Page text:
This item not eligible for any further discount offers!
With his big, warm, round-toned sound, sophisticated phrasing, and hip quotes, Dexter Gordon was one of the major forces on the tenor saxophone from the mid-1940's until his death in 1990. Gordon was cited by both Sonny Rollins and John Coltrane as a major influence on their playing. Dexter moved to Europe in the early 1960's, settling in Copenhagen, Denmark. During this period, he usually played and recorded backed by a piano trio, so, with two horns joining him, this album is special. One of the great modern jazz trombonists, Slide Hampton is also a composer/arranger of note. Three of the compositions and all of the arrangements on the album are his. The classy Jamaican trumpeter Dizzy Reece completes the front line. The rhythm section includes two jazz giants with whom Gordon played at Copenhagen's famous Club Montmartre, fellow American expatriate pianist Kenny Drew and Danish bassist Niels-Henning Ørsted Pedersen. Drummer Art Taylor was brought in from Paris to complete the all-star rhythm section. Slide's minor "My Blues" starts off the set with a bright, upbeat Dex showing he had been listening to Trane and Rollins as much as they had been to him. Everyone gets a chance to blow on this one. Normally a ballad, "You Don't Know What Love Is" glides along at a medium clip; Slide states his intention was to keep the feeling that Billie Holliday and Miles Davis had in their versions. Hampton's "New Thing" is actually straight-ahead hard-bop, with Dexter once again shinning out front. On "What's New", Slide changes what is normally a ballad into something special; this time a medium-tempo 12/8 with some beautiful solos by all three horns. Dexter reserves "The Shadow Of Your Smile" for himself and the trio, giving the ballad a breathtakingly lush rendition. The set ends with "A Day In Vienna", Slide's richly voiced tribute to the Austrian Radio's Jazz Workshop.
All Music calls the album an "...excellent sextet session. The other soloists are fine but Gordon easily dominates the set."
An outstanding album by one of jazz's great tenor saxophonists.
DOES HORCH HOUSE DO ANY KIND OF REMASTERING DURING THE COPYING PROCESS?
Absolutely not! Why mess with the best? The whole point of what they do lies in capturing the magic of the original analogue master tape in its purest, most faithful form possible.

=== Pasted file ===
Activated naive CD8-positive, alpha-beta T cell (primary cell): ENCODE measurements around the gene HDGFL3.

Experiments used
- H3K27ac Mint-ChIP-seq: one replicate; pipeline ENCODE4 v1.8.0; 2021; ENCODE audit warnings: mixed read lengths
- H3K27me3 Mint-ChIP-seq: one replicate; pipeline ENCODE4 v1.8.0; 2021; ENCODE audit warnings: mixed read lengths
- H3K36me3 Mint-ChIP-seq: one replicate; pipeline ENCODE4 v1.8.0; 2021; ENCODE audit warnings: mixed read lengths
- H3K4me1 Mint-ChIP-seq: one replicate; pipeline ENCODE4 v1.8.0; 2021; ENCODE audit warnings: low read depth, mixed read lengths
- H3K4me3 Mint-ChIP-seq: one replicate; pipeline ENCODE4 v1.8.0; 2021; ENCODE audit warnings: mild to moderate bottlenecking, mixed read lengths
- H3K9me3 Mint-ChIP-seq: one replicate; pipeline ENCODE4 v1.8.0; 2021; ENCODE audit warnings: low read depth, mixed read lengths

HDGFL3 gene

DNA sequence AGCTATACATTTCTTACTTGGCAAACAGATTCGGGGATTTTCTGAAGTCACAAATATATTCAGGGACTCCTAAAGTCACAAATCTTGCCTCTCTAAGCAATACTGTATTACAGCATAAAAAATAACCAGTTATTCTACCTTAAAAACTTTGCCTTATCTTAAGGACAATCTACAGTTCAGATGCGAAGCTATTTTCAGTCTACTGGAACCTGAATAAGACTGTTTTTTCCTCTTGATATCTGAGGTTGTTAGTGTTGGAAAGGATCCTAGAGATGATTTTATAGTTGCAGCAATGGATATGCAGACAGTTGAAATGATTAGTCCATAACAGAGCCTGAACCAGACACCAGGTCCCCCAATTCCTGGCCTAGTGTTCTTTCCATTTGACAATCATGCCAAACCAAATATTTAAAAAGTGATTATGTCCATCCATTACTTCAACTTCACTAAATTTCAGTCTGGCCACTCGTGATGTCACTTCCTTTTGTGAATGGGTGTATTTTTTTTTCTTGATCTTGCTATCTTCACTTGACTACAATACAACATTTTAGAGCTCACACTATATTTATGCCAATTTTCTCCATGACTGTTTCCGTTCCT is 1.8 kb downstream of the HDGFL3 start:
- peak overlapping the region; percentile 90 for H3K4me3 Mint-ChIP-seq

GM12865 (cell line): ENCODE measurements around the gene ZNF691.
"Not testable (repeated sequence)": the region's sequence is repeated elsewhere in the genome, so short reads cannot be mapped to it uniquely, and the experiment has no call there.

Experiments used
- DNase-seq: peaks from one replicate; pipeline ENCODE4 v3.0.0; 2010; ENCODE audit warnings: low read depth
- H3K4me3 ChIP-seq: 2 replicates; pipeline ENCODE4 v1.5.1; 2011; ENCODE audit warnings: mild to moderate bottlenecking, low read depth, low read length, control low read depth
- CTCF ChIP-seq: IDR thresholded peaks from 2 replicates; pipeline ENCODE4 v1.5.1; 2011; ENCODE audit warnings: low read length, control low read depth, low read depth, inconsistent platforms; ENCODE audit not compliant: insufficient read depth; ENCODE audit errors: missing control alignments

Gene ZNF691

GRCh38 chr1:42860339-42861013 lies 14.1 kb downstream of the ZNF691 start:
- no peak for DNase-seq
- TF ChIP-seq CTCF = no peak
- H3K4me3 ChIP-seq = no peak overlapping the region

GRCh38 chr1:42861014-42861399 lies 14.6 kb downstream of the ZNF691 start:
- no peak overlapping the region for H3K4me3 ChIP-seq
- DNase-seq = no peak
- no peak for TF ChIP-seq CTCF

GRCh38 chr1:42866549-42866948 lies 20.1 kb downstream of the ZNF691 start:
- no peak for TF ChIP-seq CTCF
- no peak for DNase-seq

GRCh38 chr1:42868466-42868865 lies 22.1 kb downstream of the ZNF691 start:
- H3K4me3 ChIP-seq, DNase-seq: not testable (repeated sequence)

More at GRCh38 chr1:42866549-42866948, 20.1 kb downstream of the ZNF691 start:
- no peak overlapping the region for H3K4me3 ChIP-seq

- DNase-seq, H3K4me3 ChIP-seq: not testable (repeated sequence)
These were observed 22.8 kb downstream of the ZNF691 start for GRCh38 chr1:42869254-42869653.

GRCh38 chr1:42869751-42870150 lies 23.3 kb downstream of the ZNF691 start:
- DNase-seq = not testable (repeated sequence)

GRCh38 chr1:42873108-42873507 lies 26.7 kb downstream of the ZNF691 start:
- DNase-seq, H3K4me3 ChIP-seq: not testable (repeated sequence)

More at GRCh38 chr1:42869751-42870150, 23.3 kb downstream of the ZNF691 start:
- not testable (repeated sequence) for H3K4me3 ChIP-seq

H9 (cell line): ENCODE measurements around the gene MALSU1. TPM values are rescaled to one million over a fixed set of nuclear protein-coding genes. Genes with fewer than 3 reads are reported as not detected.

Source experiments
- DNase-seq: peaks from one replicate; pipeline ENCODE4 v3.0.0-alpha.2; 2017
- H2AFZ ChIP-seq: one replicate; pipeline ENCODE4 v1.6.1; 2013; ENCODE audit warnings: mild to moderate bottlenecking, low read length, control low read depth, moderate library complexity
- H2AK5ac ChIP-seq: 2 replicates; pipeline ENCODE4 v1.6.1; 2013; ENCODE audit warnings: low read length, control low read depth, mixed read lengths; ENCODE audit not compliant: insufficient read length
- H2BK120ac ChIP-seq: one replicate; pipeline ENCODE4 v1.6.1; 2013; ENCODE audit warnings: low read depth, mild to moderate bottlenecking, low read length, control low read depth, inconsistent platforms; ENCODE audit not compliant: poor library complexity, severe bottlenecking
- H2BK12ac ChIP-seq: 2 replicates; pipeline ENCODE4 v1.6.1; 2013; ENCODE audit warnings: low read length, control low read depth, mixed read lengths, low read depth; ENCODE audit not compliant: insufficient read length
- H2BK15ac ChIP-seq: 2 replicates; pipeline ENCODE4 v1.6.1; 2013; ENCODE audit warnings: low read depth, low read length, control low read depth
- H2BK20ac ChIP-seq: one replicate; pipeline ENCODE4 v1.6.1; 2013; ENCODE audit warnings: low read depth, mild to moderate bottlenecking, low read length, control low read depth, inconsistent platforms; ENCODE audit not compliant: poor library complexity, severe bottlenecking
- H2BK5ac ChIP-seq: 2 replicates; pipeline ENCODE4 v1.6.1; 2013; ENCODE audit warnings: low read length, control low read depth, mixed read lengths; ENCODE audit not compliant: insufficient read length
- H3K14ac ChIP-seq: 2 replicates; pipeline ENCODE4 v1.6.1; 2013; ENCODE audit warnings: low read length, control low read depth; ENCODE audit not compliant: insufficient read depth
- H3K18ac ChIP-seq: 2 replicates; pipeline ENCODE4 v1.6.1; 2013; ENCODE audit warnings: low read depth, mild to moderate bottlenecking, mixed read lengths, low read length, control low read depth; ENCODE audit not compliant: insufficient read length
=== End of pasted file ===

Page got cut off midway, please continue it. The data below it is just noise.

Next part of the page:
'Remastering' can be compared to using computer software to edit an original photograph. The benefits are that you can remove unwanted marks or noise, clean things up, remove distortion and boost clarity. The downside is that in doing so, you often lose the natural essence of the original and the result can seem rather synthetic, lacking in real life character.
The unfortunate fact is that tapes, like photographs, do tend to age over time, and most analogue masters are now between 30-80+ years old.
So Horch House undertake a painstaking 'soft refurbishing' process, which is key to recapturing the original quality of a master tape.
CAPTURING THE MAGIC OF MASTER TAPE
How exactly does Horch House translate an original analogue master tape into faithful copies on reel-to-reel tape and vinyl records?
They use a process that's been meticulously researched and developed by their expert team of sound engineers, with input from some of the world's leading specialists.
The first step is to carefully assess the sound quality of the original master tape, which their experts do in great detail. The unfortunate fact is that tapes do tend to age over time, and most analogue masters are now between 30-80+ years old. What they're looking to do, therefore, as an integral part of their copying process, is to restore the sound quality back to its original level. They want you to hear exactly what the first sound engineers heard (and indeed the musicians themselves), on the day that the original recording was made. This is in stark contrast to any kind of 'remastering', which they most definitely do not do! They're not looking to 'improve' the recording in any way, but rather to return it as closely as possible to its full original beauty.
They call this their 'soft refurbishing' process.
HOW CLOSE ARE HORCH HOUSE COPIES TO THE ORIGINAL MASTER TAPES?
Horch House believe that they're as close as it's possible to get - not simply to the master tape in its current condition, but to that master tape's original condition. Thanks to their detailed 'soft refurbishing' process, their master tape copies could, in a sense, now be considered as better than the current originals because they've been lovingly restored to deliver the same sound quality that the originals had on the day they were first recorded.
WHAT ABOUT COPYRIGHT? ARE MASTER TAPE COPIES LEGAL?
All Horch House master tape copies are fully authorized, licensed and approved by the relevant record label/music publisher.
** It is standard practice in all recording studios to keep the tape "tail out". This reduces "pre-echo" and it means that the tape should be placed on the right hand side of the recorder, re-wound and then played.
- 2-Reel Tape
- Tape material: SM468
- Standard 10.5" Metal Reel
- 38 cm / 15 IPS-CCIR-1/4"-2Track-510nWb
- Production on Studer machines refurbished to factory specification
- Fully authorized, licensed & approved by the record label/music publisher
|Dexter Gordon||tenor sax|
|Niels-Henning Ørsted Pedersen||bass|
- My Blues
- You Don't Know What Love Is
- A New Thing
- What's New
- The Shadow Of Your Smile
- A Day In Vienna